THE TWIN CRISES OF HOMELESSNESS AND COVID-19

Since taking office in 2013, Mayor Garcetti has recognized the growing scope of the homelessness crisis in Los Angeles, and moved swiftly to address it, including by creating the first Mayor’s Office of City Homelessness Initiatives. When the COVID-19 pandemic broke out, however, the homelessness crisis took on a new layer of urgency. Many households — already facing high rents and precarious housing — lost their jobs or had their hours drastically reduced. Meanwhile, as a “Safer at Home” ordinance kept most people indoors, thousands of homeless individuals had no choice but to remain on the streets, fearing the new virus in addition to their existing hardships.

Although Mayor Garcetti’s A Bridge Home program, launched in 2018, has successfully added over 2,000 beds for homeless individuals and served over 4,000 participants, the Mayor knew that the severity of the COVID-19 pandemic demanded an unprecedented response. In June 2020, the City and County of L.A. convened a task force of County, City, and Council District representatives and agencies including the City Administrative Office, the Bureau of Engineering, and the City Attorney’s Office. They developed a plan to rapidly design, construct, and open temporary shelters across the city, called the COVID-19 Homelessness Roadmap.


THE COVID-19 HOMELESSNESS ROADMAP

Developed in response to the COVID-19 pandemic, the Roadmap aims to immediately provide people experiencing homelessness with a safe and secure place to reside while seeking permanent housing. The Roadmap initially aimed to open 6,700 new beds by the end of 2021, meeting an agreement with U.S. District Judge David O. Carter. Currently, the Roadmap is on track to not only meet this goal by Fall 2021, but to exceed it by the end of the year. 

In order to swiftly and cost-effectively provide these beds, the Roadmap employs a variety of existing and innovative programs, including Tiny Homes, Safe Sleep, Safe Parking, Project Homekey, and more. Although most Roadmap sites focus on providing immediate, interim housing, the Roadmap also includes a number of Project Homekey beds. Project Homekey sites are interim housing sites, many of which began as Project Roomkey sites, that are intended to eventually transition into Permanent Supportive Housing sites.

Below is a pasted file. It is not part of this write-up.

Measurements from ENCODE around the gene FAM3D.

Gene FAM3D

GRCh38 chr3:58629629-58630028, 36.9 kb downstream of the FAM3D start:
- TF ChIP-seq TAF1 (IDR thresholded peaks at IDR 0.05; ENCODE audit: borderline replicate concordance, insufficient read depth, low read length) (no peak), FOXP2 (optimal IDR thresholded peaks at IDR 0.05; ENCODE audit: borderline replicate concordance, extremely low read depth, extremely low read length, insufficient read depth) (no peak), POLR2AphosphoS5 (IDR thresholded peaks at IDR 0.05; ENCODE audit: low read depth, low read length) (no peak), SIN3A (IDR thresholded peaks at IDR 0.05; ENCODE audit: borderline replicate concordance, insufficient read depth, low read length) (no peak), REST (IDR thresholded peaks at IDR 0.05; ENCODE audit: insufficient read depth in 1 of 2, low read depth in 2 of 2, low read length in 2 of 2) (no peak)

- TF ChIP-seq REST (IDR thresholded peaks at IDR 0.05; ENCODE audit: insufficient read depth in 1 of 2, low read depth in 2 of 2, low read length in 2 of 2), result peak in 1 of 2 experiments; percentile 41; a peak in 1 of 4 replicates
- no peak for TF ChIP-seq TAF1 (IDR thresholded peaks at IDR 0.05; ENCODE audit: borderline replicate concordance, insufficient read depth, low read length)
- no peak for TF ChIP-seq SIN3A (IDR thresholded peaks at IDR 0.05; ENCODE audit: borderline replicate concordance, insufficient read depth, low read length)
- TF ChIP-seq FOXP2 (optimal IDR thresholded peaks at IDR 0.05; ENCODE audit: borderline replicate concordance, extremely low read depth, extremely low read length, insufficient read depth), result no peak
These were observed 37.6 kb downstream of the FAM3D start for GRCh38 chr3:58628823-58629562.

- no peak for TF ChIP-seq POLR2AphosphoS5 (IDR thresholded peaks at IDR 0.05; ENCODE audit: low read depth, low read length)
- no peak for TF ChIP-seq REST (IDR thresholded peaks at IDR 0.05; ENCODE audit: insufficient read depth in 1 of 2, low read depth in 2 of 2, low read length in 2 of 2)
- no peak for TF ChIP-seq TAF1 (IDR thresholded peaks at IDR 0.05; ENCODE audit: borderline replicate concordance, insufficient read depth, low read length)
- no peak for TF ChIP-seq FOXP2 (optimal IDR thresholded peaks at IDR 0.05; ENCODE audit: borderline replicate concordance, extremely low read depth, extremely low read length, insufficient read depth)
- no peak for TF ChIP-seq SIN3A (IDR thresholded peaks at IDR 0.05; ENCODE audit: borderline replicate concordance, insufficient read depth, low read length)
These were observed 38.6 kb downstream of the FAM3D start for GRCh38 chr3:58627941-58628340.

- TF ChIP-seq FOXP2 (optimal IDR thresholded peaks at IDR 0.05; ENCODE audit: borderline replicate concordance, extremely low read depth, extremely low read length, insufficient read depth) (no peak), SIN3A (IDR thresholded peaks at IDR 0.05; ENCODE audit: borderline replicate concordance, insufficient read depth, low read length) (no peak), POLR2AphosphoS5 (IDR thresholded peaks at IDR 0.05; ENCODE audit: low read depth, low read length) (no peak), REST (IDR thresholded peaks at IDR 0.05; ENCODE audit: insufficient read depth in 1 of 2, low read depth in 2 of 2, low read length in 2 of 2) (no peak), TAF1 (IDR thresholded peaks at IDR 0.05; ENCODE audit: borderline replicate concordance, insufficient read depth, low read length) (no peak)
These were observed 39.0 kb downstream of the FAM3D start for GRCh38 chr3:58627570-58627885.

As the Roadmap adds thousands of urgently needed beds to the City’s interim housing supply, Mayor Garcetti continues to lead the City’s efforts to build more permanent affordable housing. This work is slower, but no less necessary, to ensure that all those living on the streets and in shelters will one day have a permanent home.

Prioritizing Neighborhood Residents

When a Roadmap site nears the end of construction, the Mayor and City Councilmember of that site identify a priority zone to focus their outreach on. This zone is determined based on a number of factors, including prioritizing areas close to the Roadmap site and streets where a lot of people are sleeping outdoors.

Warm, Client-Centered Engagement

Next, outreach teams meet with prospective participants in those priority zones to invite them to the site. By the time the site opens, it has a group of participants who are ready to move in and immediately take advantage of the resources provided to them. At all Roadmap Interim Housing programs, participants have access to three meals a day, on-site security, wellness resources, veterinarian visits at sites that allow pets, and case management services for mental health, employment, addiction, and housing placement services. 

Keeping Our Neighborhoods Clean

As new shelters open their doors, City Sanitation teams work to restore spaces that were previously encampments into open and clear public spaces. 


Tiny Home Village Programs

A Tiny Home is a 64-square foot unit that provides low-barrier, safe, and supportive shelter to individuals who are experiencing homelessness. Each Tiny Home has two beds, but for COVID-19 safety, Tiny Homes are currently housing only one resident, unless two individuals request to live together.

The program operates 24/7 and provides comprehensive services, including residential supervision, crisis intervention, security, three meals a day, hygiene services, and access to case management services. The sites accommodate individuals with emotional support and service animals, and have designated dog runs. There are six Tiny Home shelters currently open across Los Angeles, with many more in development.

Chandler Tiny Homes

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Service Provider: Hope of the Valley | Located in North Hollywood, the Chandler Tiny Home Village was the very first Tiny Home shelter to open in the City of Los Angeles. Under the leadership of Mayor Garcetti and Councilmember Paul Krekorian, Chandler opened its doors to guests on February 1, 2021, bringing in North Hollywood residents who had previously been sleeping under freeways, in encampments and parks, and on the streets.